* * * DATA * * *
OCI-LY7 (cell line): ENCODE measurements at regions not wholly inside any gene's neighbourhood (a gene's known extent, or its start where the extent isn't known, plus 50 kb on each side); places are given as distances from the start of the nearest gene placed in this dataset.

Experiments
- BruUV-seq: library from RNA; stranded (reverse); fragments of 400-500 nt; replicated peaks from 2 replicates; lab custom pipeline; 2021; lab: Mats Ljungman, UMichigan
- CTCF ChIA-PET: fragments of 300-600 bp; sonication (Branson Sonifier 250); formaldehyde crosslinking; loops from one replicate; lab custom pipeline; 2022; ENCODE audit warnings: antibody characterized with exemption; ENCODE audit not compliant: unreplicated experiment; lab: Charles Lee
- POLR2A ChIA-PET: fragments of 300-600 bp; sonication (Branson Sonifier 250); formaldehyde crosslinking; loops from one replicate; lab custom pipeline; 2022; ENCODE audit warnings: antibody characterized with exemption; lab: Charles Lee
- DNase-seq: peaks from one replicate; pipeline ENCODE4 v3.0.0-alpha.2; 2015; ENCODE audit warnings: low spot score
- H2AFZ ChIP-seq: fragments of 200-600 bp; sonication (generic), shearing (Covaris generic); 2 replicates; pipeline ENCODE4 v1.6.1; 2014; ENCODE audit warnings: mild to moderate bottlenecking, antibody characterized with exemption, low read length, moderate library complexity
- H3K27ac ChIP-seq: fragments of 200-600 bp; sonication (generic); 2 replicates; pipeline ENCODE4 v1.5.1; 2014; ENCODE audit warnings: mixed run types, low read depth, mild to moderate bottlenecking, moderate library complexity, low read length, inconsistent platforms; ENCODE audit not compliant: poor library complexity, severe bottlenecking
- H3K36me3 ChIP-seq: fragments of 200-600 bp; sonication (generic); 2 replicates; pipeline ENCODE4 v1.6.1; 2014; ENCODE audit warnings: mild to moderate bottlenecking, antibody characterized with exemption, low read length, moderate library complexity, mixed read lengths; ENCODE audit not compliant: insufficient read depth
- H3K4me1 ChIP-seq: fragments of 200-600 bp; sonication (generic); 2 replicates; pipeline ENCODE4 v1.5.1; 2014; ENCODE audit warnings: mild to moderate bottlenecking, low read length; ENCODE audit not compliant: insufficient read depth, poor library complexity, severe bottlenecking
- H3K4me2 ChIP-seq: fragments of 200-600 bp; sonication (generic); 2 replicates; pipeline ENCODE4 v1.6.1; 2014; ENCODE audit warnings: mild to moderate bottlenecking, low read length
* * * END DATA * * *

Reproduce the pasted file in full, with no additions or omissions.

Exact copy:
OCI-LY7 (cell line): ENCODE measurements at regions not wholly inside any gene's neighbourhood (a gene's known extent, or its start where the extent isn't known, plus 50 kb on each side); places are given as distances from the start of the nearest gene placed in this dataset.

Experiments
- BruUV-seq: library from RNA; stranded (reverse); fragments of 400-500 nt; replicated peaks from 2 replicates; lab custom pipeline; 2021; lab: Mats Ljungman, UMichigan
- CTCF ChIA-PET: fragments of 300-600 bp; sonication (Branson Sonifier 250); formaldehyde crosslinking; loops from one replicate; lab custom pipeline; 2022; ENCODE audit warnings: antibody characterized with exemption; ENCODE audit not compliant: unreplicated experiment; lab: Charles Lee
- POLR2A ChIA-PET: fragments of 300-600 bp; sonication (Branson Sonifier 250); formaldehyde crosslinking; loops from one replicate; lab custom pipeline; 2022; ENCODE audit warnings: antibody characterized with exemption; lab: Charles Lee
- DNase-seq: peaks from one replicate; pipeline ENCODE4 v3.0.0-alpha.2; 2015; ENCODE audit warnings: low spot score
- H2AFZ ChIP-seq: fragments of 200-600 bp; sonication (generic), shearing (Covaris generic); 2 replicates; pipeline ENCODE4 v1.6.1; 2014; ENCODE audit warnings: mild to moderate bottlenecking, antibody characterized with exemption, low read length, moderate library complexity
- H3K27ac ChIP-seq: fragments of 200-600 bp; sonication (generic); 2 replicates; pipeline ENCODE4 v1.5.1; 2014; ENCODE audit warnings: mixed run types, low read depth, mild to moderate bottlenecking, moderate library complexity, low read length, inconsistent platforms; ENCODE audit not compliant: poor library complexity, severe bottlenecking
- H3K36me3 ChIP-seq: fragments of 200-600 bp; sonication (generic); 2 replicates; pipeline ENCODE4 v1.6.1; 2014; ENCODE audit warnings: mild to moderate bottlenecking, antibody characterized with exemption, low read length, moderate library complexity, mixed read lengths; ENCODE audit not compliant: insufficient read depth
- H3K4me1 ChIP-seq: fragments of 200-600 bp; sonication (generic); 2 replicates; pipeline ENCODE4 v1.5.1; 2014; ENCODE audit warnings: mild to moderate bottlenecking, low read length; ENCODE audit not compliant: insufficient read depth, poor library complexity, severe bottlenecking
- H3K4me2 ChIP-seq: fragments of 200-600 bp; sonication (generic); 2 replicates; pipeline ENCODE4 v1.6.1; 2014; ENCODE audit warnings: mild to moderate bottlenecking, low read length